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Bulgaria April Rebel flag

Bulgaria April Rebel flag
Bulgaria April Rebel flag
Bulgaria April Rebel flag
Bulgaria April Rebel flag
Bulgaria April Rebel flag
  • Stock: In Stock
  • Model: BGAPR
  • Weight: 0.10kg

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National flags suitable for both outdoor and indoor use.

Made of special polyester material with increased UV and weather resistance.

Intense and vivid colors, with excellent front/rear visibility.

Polyester Material:

  • 100% polyester, weight 110 gr/m2
  • The material is treated as fire-resistant class B

The material is printed using the latest generation technologies with water-based ecological ink.

The edges are finished with a double perimeter hem, and in the attachment part there may be:

  • pylon/handle pocket
  • reinforced tape and plastic carabiners, for attaching to the mast
  • Fasteners: metal grommets/eyelets


On April 22, 1876, the flag of the April Uprising was consecrated in Panagyurishte. It was made by Raina Knyagina. Raina Futekova was only 20 years old, head teacher at the Girls' School in Panagyurishte, when Georgi Benkovski offered her to sew the flag of the April Uprising.

On April 22, Raina carries the flag in the procession in Panagyurishte, where Pope Grujo and other priests solemnly consecrate it. It was after that day that the teacher received the nickname Raina Knyaginya.

The lion on the flag was drawn by Stoyan Karaleev (Banenetsa) based on the pattern of the lion cub printed on the cover of the Statute of the Central Committee, and the letters were written by Ivancho Zografa. In addition to the inscription "Freedom or death" in the lower edge there are also 2 letters - "P" and "O" (for "Panagyur district").

On April 22, Raina Futekova sewed on him tassels prepared during the night. The dimensions of the flag are 2 by 1.5 m, it has 2 faces and is trimmed with a tinsel stripe.

It is consecrated by priests from the city and surrounding villages. Raina describes the procession after the consecration of the flag as follows:

"On the second day of freedom, the flag was completed. Then, at the request of the citizens, I was to take him in hand, gird on sword and revolver, and mount a chosen horse, to pass through the whole city and announce to the people assembled in the streets that the Turkish yoke of five centuries had been cast off for ever. It was the most solemn day of our short-lived freedom. White-haired old men, together with young children, followed me everywhere, singing favorite folk songs. Women, maidens, and old men threw upon us so many fragrant and colorful bouquets that the whole road was covered with them like a magnificent carpet. The shouts of “Hurray!” and “Long live!” were endless. This solemn procession continued into the evening.'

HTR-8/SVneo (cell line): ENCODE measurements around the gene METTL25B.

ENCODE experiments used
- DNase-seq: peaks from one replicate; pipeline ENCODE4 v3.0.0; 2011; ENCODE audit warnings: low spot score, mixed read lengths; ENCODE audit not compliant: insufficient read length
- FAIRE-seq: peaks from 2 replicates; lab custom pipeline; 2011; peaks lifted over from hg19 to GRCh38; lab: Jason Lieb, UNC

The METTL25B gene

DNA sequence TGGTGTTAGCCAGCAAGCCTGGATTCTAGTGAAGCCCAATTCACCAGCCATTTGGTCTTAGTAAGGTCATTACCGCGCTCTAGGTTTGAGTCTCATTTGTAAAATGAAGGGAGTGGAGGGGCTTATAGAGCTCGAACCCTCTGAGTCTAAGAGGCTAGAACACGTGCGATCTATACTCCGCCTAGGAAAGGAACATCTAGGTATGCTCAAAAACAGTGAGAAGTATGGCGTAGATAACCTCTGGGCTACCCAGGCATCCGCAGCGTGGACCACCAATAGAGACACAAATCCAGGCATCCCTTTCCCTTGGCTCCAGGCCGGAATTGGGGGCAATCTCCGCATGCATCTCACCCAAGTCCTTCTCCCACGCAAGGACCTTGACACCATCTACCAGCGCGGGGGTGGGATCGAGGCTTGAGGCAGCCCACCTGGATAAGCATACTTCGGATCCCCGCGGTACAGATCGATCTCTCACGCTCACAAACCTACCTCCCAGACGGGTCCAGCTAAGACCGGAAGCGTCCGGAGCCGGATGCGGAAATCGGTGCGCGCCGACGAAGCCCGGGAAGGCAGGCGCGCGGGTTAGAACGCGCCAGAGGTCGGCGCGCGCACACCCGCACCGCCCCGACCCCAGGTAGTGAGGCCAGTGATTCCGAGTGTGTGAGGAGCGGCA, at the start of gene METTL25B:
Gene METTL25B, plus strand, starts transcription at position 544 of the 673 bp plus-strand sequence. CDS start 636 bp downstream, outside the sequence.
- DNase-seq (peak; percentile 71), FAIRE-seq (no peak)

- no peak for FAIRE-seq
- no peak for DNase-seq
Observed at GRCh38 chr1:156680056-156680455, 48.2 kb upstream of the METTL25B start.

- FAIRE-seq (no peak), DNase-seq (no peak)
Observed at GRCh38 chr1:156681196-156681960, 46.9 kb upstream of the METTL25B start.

For the celebration of the 25th anniversary of the April Uprising, Princess Raina sewed 3 new flags - copies of the original. Only 2 of them have been preserved - exhibited today in the Military History Museum in Sofia and in her native house in Panagyurishte), the third copy burned during the bombing of Sofia in the Second World War.

Prof. Kostadin Nushev, Associate Professor of Christian Ethics at the Faculty of Theology of SU, talks about the tradition of consecrating battle flags in Bulgaria in "Our Day".

"In the Bulgarian church tradition, the consecration of battle flags is considered to have started in the Middle Ages during the time of King Simeon the Great, dating back even earlier to the declaration of Christianity as a free and permitted religion by Emperor Constantine the Great.

We know from church history that in 313, after his victory, over the other pretenders to the imperial throne who were persecutors of Christianity, the sign of the cross appeared and then throughout Christian, Roman history in the East and in the West. This sign, this sign in the Church Slavonic language, which also means a banner, a sign, on the cross is placed on the banners, the so-called "banners," also on military shields. And this tradition of consecrating battle flags begins. From the Christian point of view, it is the sacred image of the cross that Christians raise as a banner in their struggle when it is just.'

"In the same way, it is also in the Bulgarian church and civil history, preserved as a ceremony and as a civil ritual, which also has church elements."

source: BNR


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